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Intuitive Eating Helped Me Recover From an Eating Disorder

How Intuitive Eating Helped Me in My Recovery From an Eating Disorder

Close up of couple enjoying meal and sharing pizza in a restaurant

Warning: some things discussed in this personal essay may be triggering to those with a history of disordered eating.

Intuitive eating is a trust building exercise between your brain and body, with the goal of finding freedom from food rules and ditching diets for good. From the moment I heard about intuitive eating, I knew mastering it could help me — but after years of obsessively restricting calories (and consequently, binging), trust was something that simply didn't exist between my body and I.

Initially, I couldn't fathom eating whatever I wanted when I wanted it. I also didn't know how to read my hunger cues because I had spent years of my life trying to ignore them. Eating until I was satisfied was another foreign concept, as I had only known the guilt that came with overeating or the gnawing feeling of cutting myself off too soon. Still, there was a part of me that wanted to surrender the control I had wielded over my body for a chance to experience the joy I saw in others when they ate the foods they loved with ease.

While I wasn't ready to dive right in, I was curious enough to do some digging. I stumbled upon a book called Women Food and God by Geneen Roth, which captivated me instantly. She described the vicious cycle of dieting in a way that really spoke to me, and I realized that a life of disordered eating was not what I wanted for myself. I related to the food struggles shared by other women in the book, and I realized I was longing to eat for reasons other than necessity, guilt, or shame.

I also began listening to podcasts on intuitive eating. One in particular, called Trust Your Gut: A Beginner's Guide to Intuitive Eating, instructed me to run through a series of questions when I felt hunger approaching. Did I want something hot or cold? Something soft, crunchy, or in-between? Would I need something sweet or savory to satisfy this hunger? Asking these simple questions was one of the first concrete steps I took in trying to overcome my eating disorder, and soon they became part of my daily routine. At first it was difficult to answer them, but over time it got easier.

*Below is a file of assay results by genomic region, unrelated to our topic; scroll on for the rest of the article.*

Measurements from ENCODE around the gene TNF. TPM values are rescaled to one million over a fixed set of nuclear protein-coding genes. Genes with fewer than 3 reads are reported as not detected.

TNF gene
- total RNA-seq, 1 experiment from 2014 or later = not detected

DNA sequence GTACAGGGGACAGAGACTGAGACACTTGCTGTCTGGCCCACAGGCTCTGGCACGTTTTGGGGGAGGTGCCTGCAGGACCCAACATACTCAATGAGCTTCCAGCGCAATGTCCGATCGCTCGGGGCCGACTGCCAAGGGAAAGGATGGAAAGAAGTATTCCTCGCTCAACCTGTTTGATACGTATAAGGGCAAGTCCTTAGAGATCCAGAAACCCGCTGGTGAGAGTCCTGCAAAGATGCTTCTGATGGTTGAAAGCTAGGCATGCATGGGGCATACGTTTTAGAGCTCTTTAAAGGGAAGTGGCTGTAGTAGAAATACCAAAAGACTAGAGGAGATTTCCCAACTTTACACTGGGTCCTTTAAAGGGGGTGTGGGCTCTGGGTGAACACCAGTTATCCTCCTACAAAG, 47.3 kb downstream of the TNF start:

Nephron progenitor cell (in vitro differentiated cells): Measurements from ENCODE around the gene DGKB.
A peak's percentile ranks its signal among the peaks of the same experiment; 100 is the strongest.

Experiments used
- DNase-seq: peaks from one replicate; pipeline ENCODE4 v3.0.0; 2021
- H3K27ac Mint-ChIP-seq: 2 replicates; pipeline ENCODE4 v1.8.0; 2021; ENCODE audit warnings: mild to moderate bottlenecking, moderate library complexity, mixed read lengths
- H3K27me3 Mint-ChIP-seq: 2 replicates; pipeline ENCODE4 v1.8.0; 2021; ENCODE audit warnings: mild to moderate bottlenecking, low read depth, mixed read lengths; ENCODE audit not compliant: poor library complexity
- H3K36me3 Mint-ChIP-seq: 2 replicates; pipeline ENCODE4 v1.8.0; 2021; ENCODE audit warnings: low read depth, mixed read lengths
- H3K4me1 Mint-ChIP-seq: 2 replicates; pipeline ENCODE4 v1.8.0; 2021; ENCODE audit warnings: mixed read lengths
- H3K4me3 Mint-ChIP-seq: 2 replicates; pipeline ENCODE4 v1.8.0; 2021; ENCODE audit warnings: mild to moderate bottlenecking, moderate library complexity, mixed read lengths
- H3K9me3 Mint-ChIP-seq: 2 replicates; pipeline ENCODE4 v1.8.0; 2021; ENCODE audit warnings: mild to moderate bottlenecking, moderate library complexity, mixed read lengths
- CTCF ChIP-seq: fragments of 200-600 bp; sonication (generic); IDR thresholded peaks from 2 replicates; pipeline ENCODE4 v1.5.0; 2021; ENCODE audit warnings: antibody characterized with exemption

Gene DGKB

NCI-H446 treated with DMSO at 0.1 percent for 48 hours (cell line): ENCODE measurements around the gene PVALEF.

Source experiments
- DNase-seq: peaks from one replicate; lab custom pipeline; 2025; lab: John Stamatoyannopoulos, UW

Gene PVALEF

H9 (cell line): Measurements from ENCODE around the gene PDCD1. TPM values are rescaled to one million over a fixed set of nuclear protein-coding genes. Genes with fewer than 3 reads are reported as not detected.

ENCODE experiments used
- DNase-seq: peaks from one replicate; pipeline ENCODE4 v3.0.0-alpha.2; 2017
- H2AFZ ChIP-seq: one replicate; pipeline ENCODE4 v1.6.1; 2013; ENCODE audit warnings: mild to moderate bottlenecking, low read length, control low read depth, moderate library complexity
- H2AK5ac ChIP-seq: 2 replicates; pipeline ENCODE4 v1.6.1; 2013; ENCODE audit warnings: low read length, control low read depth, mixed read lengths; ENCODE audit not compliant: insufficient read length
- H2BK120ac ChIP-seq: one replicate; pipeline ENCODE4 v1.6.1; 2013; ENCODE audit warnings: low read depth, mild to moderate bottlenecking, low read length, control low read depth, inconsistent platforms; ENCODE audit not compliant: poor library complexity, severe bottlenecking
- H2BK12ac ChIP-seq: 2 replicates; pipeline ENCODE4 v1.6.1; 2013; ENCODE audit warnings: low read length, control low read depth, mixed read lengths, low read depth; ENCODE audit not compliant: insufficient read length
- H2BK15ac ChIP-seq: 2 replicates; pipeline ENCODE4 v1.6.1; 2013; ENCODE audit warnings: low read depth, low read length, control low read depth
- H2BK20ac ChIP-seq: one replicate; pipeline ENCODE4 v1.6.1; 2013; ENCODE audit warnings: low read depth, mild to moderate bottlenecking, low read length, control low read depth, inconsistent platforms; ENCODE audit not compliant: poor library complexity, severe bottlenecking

This was the first time in my life that I wasn't actively trying to lose weight, and although it was terrifying, it was also liberating.
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This was the first time in my life that I wasn't actively trying to lose weight, and although it was terrifying, it was also liberating. There were many times in the beginning when I would ignore my body's signals, become uncomfortably full, and begin to feel like I had failed, but I quickly realized that there would always be another chance to better listen to my body. Unlike my eating disorder, intuitive eating was free from punishments, and each episode of overeating or eating something that wasn't satisfying was just a chance to collect data about what my body liked, wanted, and needed in that moment.

I felt the rules of disordered eating slowly start to fade away. The fear I had once felt dissipated, as I realized I craved nutritious foods more than anything. I was able to enjoy meals with my partner and snack when I wanted without worrying I would binge. The best part was proving to this voice in my head that, if I listened to my body and fed it what it wanted, my jeans would still fit. Not only do my jeans fit, but my weight also doesn't fluctuate as dramatically as it did during cycles of restriction and binging.

For the first time in a long time, my body is exactly where it should be, and I grow more comfortable with that every day. I don't think intuitive eating cured me completely, but I do credit it with helping me break free from the rules and punishments that kept me trapped in a vicious cycle of disordered eating. I'm proud to say that I now indulge my cravings instead of suppressing them. I listen to what my body wants, from the texture of my food to the flavor to the amount I put on my plate. All of the terrible things I believed would happen haven't, and the trust in my body I never thought I'd regain has returned.

Image Source: Getty / d3sign
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